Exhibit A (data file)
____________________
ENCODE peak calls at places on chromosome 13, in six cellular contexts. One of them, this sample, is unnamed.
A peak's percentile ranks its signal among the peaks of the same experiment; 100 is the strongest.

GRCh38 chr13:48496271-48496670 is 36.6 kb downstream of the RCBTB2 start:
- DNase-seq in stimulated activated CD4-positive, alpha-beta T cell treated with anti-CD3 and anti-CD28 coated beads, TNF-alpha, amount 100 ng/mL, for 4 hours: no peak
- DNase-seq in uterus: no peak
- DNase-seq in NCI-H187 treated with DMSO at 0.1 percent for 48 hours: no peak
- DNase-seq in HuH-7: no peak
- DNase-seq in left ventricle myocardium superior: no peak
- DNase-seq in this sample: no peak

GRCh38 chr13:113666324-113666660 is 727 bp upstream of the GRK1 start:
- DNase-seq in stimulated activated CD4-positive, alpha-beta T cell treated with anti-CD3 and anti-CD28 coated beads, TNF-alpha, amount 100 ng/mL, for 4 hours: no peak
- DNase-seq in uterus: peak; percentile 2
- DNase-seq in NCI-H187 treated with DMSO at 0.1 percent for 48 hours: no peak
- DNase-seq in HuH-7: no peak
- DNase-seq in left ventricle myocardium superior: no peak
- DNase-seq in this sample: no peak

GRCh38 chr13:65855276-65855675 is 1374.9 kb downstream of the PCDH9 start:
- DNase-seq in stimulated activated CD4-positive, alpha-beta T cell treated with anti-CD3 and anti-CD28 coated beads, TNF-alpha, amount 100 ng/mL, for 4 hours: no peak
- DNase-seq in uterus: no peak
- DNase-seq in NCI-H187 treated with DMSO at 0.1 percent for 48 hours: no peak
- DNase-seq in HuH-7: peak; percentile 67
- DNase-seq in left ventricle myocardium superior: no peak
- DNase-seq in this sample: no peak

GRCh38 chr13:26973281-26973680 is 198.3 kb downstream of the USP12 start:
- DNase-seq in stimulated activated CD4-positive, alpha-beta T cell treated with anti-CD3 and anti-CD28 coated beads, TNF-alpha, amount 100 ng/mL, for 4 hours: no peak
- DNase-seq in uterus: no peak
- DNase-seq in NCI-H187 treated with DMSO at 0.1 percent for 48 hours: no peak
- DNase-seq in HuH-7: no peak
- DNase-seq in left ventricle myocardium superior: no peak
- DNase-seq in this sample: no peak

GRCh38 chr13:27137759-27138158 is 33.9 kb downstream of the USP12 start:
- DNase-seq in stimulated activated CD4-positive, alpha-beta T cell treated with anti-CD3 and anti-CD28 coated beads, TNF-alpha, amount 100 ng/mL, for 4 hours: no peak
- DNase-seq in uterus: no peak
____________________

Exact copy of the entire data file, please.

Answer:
ENCODE peak calls at places on chromosome 13, in six cellular contexts. One of them, this sample, is unnamed.
A peak's percentile ranks its signal among the peaks of the same experiment; 100 is the strongest.

GRCh38 chr13:48496271-48496670 is 36.6 kb downstream of the RCBTB2 start:
- DNase-seq in stimulated activated CD4-positive, alpha-beta T cell treated with anti-CD3 and anti-CD28 coated beads, TNF-alpha, amount 100 ng/mL, for 4 hours: no peak
- DNase-seq in uterus: no peak
- DNase-seq in NCI-H187 treated with DMSO at 0.1 percent for 48 hours: no peak
- DNase-seq in HuH-7: no peak
- DNase-seq in left ventricle myocardium superior: no peak
- DNase-seq in this sample: no peak

GRCh38 chr13:113666324-113666660 is 727 bp upstream of the GRK1 start:
- DNase-seq in stimulated activated CD4-positive, alpha-beta T cell treated with anti-CD3 and anti-CD28 coated beads, TNF-alpha, amount 100 ng/mL, for 4 hours: no peak
- DNase-seq in uterus: peak; percentile 2
- DNase-seq in NCI-H187 treated with DMSO at 0.1 percent for 48 hours: no peak
- DNase-seq in HuH-7: no peak
- DNase-seq in left ventricle myocardium superior: no peak
- DNase-seq in this sample: no peak

GRCh38 chr13:65855276-65855675 is 1374.9 kb downstream of the PCDH9 start:
- DNase-seq in stimulated activated CD4-positive, alpha-beta T cell treated with anti-CD3 and anti-CD28 coated beads, TNF-alpha, amount 100 ng/mL, for 4 hours: no peak
- DNase-seq in uterus: no peak
- DNase-seq in NCI-H187 treated with DMSO at 0.1 percent for 48 hours: no peak
- DNase-seq in HuH-7: peak; percentile 67
- DNase-seq in left ventricle myocardium superior: no peak
- DNase-seq in this sample: no peak

GRCh38 chr13:26973281-26973680 is 198.3 kb downstream of the USP12 start:
- DNase-seq in stimulated activated CD4-positive, alpha-beta T cell treated with anti-CD3 and anti-CD28 coated beads, TNF-alpha, amount 100 ng/mL, for 4 hours: no peak
- DNase-seq in uterus: no peak
- DNase-seq in NCI-H187 treated with DMSO at 0.1 percent for 48 hours: no peak
- DNase-seq in HuH-7: no peak
- DNase-seq in left ventricle myocardium superior: no peak
- DNase-seq in this sample: no peak

GRCh38 chr13:27137759-27138158 is 33.9 kb downstream of the USP12 start:
- DNase-seq in stimulated activated CD4-positive, alpha-beta T cell treated with anti-CD3 and anti-CD28 coated beads, TNF-alpha, amount 100 ng/mL, for 4 hours: no peak
- DNase-seq in uterus: no peak